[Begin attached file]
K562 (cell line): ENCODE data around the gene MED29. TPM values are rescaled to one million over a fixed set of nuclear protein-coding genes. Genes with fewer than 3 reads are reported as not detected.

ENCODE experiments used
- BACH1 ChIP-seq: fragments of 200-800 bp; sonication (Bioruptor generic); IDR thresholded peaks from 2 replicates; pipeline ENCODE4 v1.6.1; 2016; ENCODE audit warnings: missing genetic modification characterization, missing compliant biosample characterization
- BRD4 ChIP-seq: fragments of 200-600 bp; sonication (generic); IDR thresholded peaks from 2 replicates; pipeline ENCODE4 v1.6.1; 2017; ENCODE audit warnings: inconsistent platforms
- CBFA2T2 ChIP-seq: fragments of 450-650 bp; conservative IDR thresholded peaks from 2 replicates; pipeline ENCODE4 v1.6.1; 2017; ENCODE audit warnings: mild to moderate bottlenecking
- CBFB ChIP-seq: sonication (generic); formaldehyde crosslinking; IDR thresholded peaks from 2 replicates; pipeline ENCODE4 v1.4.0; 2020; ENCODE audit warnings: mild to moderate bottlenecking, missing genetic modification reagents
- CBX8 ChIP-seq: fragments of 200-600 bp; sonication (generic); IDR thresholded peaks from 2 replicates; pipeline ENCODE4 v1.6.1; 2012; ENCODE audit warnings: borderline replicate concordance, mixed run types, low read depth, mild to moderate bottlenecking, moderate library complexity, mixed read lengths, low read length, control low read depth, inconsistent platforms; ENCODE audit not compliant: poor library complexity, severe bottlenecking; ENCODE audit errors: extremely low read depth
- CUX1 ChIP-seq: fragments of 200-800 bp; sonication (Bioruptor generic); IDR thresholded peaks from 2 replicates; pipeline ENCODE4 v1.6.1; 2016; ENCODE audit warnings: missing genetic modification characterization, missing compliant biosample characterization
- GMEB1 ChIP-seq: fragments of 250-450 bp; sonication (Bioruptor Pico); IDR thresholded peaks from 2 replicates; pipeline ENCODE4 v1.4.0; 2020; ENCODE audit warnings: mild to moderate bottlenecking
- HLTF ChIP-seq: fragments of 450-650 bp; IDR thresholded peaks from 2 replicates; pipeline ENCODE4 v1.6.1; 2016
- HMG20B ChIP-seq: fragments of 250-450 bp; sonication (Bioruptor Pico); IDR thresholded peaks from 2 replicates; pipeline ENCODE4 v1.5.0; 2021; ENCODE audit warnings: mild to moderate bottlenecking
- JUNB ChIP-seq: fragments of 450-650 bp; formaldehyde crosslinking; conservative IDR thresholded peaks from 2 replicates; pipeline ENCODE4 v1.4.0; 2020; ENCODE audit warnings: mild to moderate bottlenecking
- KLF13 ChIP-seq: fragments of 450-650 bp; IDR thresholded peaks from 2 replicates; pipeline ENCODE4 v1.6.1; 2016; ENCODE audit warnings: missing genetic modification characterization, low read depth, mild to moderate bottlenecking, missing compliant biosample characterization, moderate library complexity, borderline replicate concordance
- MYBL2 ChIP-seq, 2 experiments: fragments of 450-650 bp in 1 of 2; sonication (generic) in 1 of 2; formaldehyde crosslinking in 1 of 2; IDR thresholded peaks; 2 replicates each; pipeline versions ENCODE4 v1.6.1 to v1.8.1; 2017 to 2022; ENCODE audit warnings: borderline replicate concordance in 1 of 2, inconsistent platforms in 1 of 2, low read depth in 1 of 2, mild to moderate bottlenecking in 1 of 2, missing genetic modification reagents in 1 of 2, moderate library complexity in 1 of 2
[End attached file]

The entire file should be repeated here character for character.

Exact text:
K562 (cell line): ENCODE data around the gene MED29. TPM values are rescaled to one million over a fixed set of nuclear protein-coding genes. Genes with fewer than 3 reads are reported as not detected.

ENCODE experiments used
- BACH1 ChIP-seq: fragments of 200-800 bp; sonication (Bioruptor generic); IDR thresholded peaks from 2 replicates; pipeline ENCODE4 v1.6.1; 2016; ENCODE audit warnings: missing genetic modification characterization, missing compliant biosample characterization
- BRD4 ChIP-seq: fragments of 200-600 bp; sonication (generic); IDR thresholded peaks from 2 replicates; pipeline ENCODE4 v1.6.1; 2017; ENCODE audit warnings: inconsistent platforms
- CBFA2T2 ChIP-seq: fragments of 450-650 bp; conservative IDR thresholded peaks from 2 replicates; pipeline ENCODE4 v1.6.1; 2017; ENCODE audit warnings: mild to moderate bottlenecking
- CBFB ChIP-seq: sonication (generic); formaldehyde crosslinking; IDR thresholded peaks from 2 replicates; pipeline ENCODE4 v1.4.0; 2020; ENCODE audit warnings: mild to moderate bottlenecking, missing genetic modification reagents
- CBX8 ChIP-seq: fragments of 200-600 bp; sonication (generic); IDR thresholded peaks from 2 replicates; pipeline ENCODE4 v1.6.1; 2012; ENCODE audit warnings: borderline replicate concordance, mixed run types, low read depth, mild to moderate bottlenecking, moderate library complexity, mixed read lengths, low read length, control low read depth, inconsistent platforms; ENCODE audit not compliant: poor library complexity, severe bottlenecking; ENCODE audit errors: extremely low read depth
- CUX1 ChIP-seq: fragments of 200-800 bp; sonication (Bioruptor generic); IDR thresholded peaks from 2 replicates; pipeline ENCODE4 v1.6.1; 2016; ENCODE audit warnings: missing genetic modification characterization, missing compliant biosample characterization
- GMEB1 ChIP-seq: fragments of 250-450 bp; sonication (Bioruptor Pico); IDR thresholded peaks from 2 replicates; pipeline ENCODE4 v1.4.0; 2020; ENCODE audit warnings: mild to moderate bottlenecking
- HLTF ChIP-seq: fragments of 450-650 bp; IDR thresholded peaks from 2 replicates; pipeline ENCODE4 v1.6.1; 2016
- HMG20B ChIP-seq: fragments of 250-450 bp; sonication (Bioruptor Pico); IDR thresholded peaks from 2 replicates; pipeline ENCODE4 v1.5.0; 2021; ENCODE audit warnings: mild to moderate bottlenecking
- JUNB ChIP-seq: fragments of 450-650 bp; formaldehyde crosslinking; conservative IDR thresholded peaks from 2 replicates; pipeline ENCODE4 v1.4.0; 2020; ENCODE audit warnings: mild to moderate bottlenecking
- KLF13 ChIP-seq: fragments of 450-650 bp; IDR thresholded peaks from 2 replicates; pipeline ENCODE4 v1.6.1; 2016; ENCODE audit warnings: missing genetic modification characterization, low read depth, mild to moderate bottlenecking, missing compliant biosample characterization, moderate library complexity, borderline replicate concordance
- MYBL2 ChIP-seq, 2 experiments: fragments of 450-650 bp in 1 of 2; sonication (generic) in 1 of 2; formaldehyde crosslinking in 1 of 2; IDR thresholded peaks; 2 replicates each; pipeline versions ENCODE4 v1.6.1 to v1.8.1; 2017 to 2022; ENCODE audit warnings: borderline replicate concordance in 1 of 2, inconsistent platforms in 1 of 2, low read depth in 1 of 2, mild to moderate bottlenecking in 1 of 2, missing genetic modification reagents in 1 of 2, moderate library complexity in 1 of 2